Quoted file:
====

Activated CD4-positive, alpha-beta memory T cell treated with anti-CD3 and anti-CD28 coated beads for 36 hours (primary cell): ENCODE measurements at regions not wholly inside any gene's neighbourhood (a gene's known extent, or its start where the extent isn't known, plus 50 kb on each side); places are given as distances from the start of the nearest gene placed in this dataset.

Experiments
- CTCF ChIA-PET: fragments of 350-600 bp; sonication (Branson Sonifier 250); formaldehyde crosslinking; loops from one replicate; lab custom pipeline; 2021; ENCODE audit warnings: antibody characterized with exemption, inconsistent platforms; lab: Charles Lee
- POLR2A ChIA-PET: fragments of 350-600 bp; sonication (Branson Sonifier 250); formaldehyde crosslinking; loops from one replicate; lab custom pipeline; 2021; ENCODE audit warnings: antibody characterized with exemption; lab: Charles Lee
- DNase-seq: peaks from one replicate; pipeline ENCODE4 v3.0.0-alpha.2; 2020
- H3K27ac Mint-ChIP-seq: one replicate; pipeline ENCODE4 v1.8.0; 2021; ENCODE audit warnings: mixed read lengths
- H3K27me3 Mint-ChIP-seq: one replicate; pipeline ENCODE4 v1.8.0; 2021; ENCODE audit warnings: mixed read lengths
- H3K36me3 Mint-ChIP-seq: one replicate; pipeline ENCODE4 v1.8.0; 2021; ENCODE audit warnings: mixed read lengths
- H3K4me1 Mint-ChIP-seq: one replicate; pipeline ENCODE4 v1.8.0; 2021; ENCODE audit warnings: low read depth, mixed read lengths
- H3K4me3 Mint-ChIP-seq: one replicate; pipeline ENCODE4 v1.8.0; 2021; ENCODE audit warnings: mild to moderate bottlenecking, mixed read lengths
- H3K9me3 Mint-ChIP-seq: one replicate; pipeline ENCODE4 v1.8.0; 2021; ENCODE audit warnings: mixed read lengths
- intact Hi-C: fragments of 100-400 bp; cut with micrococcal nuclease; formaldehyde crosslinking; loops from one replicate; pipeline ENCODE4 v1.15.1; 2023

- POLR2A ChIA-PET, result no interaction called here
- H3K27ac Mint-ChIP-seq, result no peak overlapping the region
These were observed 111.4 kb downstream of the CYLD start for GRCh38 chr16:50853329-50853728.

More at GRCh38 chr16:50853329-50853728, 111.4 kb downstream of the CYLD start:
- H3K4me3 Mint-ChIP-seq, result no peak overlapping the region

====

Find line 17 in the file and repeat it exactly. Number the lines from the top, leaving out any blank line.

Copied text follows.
- H3K4me3 Mint-ChIP-seq, result no peak overlapping the region